Semi-custom CPU

Qualcomm is ready in 2017 for its new flagship Snapdragon SoC, the 835.

With the near comes a new push for performance, efficiency and feature leadership from Qualcomm and its Snapdragon line of mobile SoCs. The Snapdragon 835 was officially announced in November of last year when the partnership with Samsung on 10nm process technology was announced, but we now have the freedom to share more of the details on this new part and how it changes Qualcomm’s position in the ultra-device market. Though devices with the new 835 part won’t be on the market for several more months, with announcements likely coming at CES this year.

Qualcomm frames the story around the Snapdragon 835 processor with what they call the “five pillars” – five different aspects of mobile processor design that they have addressed with updates and technologies. Qualcomm lists them as battery life (efficiency), immersion (performance), connectivity, and security.

Starting where they start, on battery life and efficiency, the SD 835 has a unique focus that might surprise many. Rather than talking up the improvements in performance of the new processor cores, or the power of the new Adreno GPU, Qualcomm is firmly planted on looking at Snapdragon through the lens of battery life. Snapdragon 835 uses half of the power of Snapdragon 801.

The company touts usage claims of 1+ day of talk time, 5+ days of music playback, 11 hours of 4K video playback, 3 hours of 4K video capture and 2+ hours of sustained VR gaming. These sound impressive, but as we must always do in this market, you must wait for consumer devices from Qualcomm partners to really measure how well this platform will do. Going through a typical power user comparison of a device built on the Snapdragon 835 to one use the 820, Qualcomm thinks it could result in 2 or more hours of additional battery life at the end of the day.

We have already discussed the new Quick Charge 4 technology, that can offer 5 hours of use with just 5 minutes of charge time.

Since we already knew that the Snapdragon 835 was going to be built on the 10nm process from Samsung, the first such high performance part to do so, I was surprised to learn that Qualcomm doesn’t attribute much of the power efficiency improvements to the move from 14nm to 10nm. It makes sense – most in the industry see this transition as modest in comparison to what we’ll see at 7nm. Unlike the move from 28nm to 14/16nm for discrete GPUs, where the process technology was a huge reason for the dramatic power drop we saw, the Snapdragon 835 changes come from a combination of advancements in the power management system and offloading of work from the primary CPU cores to other processors like the GPU and DSP. The more a workload takes advantage of heterogeneous computing systems, the more it benefits from Qualcomm technology as opposed to process technology.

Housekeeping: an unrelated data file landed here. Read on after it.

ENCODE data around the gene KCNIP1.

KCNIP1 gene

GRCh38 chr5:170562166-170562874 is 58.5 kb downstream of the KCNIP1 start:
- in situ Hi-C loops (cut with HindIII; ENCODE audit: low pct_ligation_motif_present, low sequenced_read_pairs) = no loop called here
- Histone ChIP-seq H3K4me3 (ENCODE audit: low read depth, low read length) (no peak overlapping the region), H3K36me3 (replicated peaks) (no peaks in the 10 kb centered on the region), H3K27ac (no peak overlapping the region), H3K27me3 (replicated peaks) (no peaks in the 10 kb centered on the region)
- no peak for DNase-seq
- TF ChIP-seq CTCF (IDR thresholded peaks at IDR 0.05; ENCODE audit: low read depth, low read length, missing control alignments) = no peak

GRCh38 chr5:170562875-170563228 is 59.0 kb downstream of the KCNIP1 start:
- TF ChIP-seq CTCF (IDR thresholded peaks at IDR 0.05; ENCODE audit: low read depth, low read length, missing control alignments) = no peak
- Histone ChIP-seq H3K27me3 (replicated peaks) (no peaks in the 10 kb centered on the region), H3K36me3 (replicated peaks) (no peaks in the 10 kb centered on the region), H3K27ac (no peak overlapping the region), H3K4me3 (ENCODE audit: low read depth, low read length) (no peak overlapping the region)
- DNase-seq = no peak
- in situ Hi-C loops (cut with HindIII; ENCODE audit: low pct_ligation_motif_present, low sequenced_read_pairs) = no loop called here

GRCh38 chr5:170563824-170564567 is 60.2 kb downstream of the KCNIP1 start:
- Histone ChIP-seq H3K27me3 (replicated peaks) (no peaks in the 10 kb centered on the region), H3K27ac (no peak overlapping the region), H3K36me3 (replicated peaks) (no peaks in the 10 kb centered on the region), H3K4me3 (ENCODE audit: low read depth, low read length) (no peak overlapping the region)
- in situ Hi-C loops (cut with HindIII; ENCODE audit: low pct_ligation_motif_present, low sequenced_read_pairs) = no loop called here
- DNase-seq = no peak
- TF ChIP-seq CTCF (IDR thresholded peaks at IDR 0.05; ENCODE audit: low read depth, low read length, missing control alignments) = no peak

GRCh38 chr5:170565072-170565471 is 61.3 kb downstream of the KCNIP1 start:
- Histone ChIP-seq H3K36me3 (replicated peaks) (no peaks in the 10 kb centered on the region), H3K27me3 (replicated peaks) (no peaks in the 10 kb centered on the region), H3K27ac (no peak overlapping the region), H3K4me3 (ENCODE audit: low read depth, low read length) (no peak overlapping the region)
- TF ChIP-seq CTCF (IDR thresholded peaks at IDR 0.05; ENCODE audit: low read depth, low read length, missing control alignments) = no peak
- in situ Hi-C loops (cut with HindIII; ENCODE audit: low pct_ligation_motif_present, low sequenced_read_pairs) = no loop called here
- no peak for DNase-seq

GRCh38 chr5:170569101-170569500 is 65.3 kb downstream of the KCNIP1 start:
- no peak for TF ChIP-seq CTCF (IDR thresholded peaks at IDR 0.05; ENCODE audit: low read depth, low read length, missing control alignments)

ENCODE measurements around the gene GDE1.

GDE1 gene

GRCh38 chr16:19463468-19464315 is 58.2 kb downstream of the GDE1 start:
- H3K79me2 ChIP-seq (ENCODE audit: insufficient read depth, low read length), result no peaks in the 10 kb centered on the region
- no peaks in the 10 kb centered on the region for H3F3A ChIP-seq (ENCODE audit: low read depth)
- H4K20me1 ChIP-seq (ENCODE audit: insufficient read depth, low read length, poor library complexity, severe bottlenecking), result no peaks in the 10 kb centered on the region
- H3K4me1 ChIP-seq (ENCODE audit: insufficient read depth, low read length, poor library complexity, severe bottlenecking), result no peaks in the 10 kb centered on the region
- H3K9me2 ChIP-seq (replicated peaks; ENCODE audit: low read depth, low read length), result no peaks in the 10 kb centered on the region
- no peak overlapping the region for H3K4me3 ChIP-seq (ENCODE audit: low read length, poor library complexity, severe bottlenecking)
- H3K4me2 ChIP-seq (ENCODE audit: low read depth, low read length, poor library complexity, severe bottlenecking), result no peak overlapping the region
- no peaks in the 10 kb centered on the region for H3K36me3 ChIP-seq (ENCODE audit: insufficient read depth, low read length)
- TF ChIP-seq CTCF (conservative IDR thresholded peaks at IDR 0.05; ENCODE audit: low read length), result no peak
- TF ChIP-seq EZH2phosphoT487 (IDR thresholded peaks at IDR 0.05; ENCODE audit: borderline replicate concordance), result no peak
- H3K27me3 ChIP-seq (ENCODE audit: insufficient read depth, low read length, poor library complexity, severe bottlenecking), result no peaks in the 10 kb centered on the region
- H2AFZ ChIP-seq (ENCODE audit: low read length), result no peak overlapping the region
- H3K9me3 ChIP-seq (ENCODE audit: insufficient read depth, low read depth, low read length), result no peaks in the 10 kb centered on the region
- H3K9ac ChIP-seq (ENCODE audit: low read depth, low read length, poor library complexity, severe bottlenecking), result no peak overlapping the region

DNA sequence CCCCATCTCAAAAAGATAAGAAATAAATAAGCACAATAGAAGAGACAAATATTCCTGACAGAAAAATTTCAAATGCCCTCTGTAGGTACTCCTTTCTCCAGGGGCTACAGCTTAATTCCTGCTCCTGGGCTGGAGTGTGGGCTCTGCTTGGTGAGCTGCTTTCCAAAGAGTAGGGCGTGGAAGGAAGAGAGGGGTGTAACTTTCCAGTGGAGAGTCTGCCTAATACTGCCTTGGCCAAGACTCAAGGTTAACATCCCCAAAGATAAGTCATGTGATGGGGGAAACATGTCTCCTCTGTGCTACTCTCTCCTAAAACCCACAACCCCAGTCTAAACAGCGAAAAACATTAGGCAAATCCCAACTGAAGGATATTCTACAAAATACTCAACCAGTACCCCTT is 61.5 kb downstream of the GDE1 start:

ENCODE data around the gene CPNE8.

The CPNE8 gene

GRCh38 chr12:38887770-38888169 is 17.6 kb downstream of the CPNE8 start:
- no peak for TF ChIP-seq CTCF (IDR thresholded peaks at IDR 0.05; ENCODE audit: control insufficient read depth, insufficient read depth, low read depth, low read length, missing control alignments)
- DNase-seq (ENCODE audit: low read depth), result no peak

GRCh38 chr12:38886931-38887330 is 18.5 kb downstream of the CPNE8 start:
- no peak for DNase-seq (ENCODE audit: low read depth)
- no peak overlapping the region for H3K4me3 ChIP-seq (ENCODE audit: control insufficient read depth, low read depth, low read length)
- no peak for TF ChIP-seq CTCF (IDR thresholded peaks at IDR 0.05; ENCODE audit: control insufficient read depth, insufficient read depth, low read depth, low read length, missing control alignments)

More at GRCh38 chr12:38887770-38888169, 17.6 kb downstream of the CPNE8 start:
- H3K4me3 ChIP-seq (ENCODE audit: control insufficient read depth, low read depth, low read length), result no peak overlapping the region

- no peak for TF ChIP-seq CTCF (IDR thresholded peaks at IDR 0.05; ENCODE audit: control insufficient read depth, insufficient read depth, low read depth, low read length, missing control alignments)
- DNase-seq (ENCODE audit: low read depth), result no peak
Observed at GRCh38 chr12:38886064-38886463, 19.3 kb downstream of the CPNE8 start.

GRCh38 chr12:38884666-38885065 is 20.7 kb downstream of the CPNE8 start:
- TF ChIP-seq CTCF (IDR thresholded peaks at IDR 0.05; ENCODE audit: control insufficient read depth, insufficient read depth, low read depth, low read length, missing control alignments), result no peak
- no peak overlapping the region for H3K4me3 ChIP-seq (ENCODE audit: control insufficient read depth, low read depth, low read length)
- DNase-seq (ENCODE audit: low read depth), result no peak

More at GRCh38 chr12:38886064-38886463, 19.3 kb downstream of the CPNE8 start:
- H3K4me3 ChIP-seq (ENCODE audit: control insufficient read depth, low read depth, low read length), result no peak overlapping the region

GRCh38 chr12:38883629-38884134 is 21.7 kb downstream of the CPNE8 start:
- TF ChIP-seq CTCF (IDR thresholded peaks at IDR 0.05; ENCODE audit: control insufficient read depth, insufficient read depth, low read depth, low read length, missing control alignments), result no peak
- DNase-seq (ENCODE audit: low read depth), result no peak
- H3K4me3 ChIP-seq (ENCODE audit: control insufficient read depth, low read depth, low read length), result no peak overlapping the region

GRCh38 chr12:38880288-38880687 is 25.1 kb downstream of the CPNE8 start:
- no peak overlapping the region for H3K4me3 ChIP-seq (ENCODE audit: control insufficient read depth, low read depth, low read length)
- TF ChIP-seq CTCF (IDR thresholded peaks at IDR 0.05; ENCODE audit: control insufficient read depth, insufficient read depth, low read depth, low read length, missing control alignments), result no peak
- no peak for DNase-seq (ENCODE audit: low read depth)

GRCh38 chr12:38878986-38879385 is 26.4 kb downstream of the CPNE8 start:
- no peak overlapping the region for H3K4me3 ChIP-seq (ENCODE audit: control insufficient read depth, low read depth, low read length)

Regardless of those traits, moving to a smaller process technology gives the 835 a smaller package size allowing for thinner phones, larger batteries and overall better feature sets.

Before diving into the CPU details, Qualcomm was adamant that the importance of their Symphony System Manager be pointed out. This very customizable – and specific to Snapdragon – technology is what Qualcomm uses to distribute work between the CPU cores, GPU, and DSPs. This isn’t how enthusiasts typically think about processors, but in the form factors that Qualcomm targets with the Snapdragon line it’s the best decision you can make. CPUs are great a serial tasks and sequential control, and the Hexagon DSP line is great for image and audio processing, object detection – anything that needs to be low power and real time. For its part the GPU is best for highly parallel tasks that have streaming data sets – graphics and composition.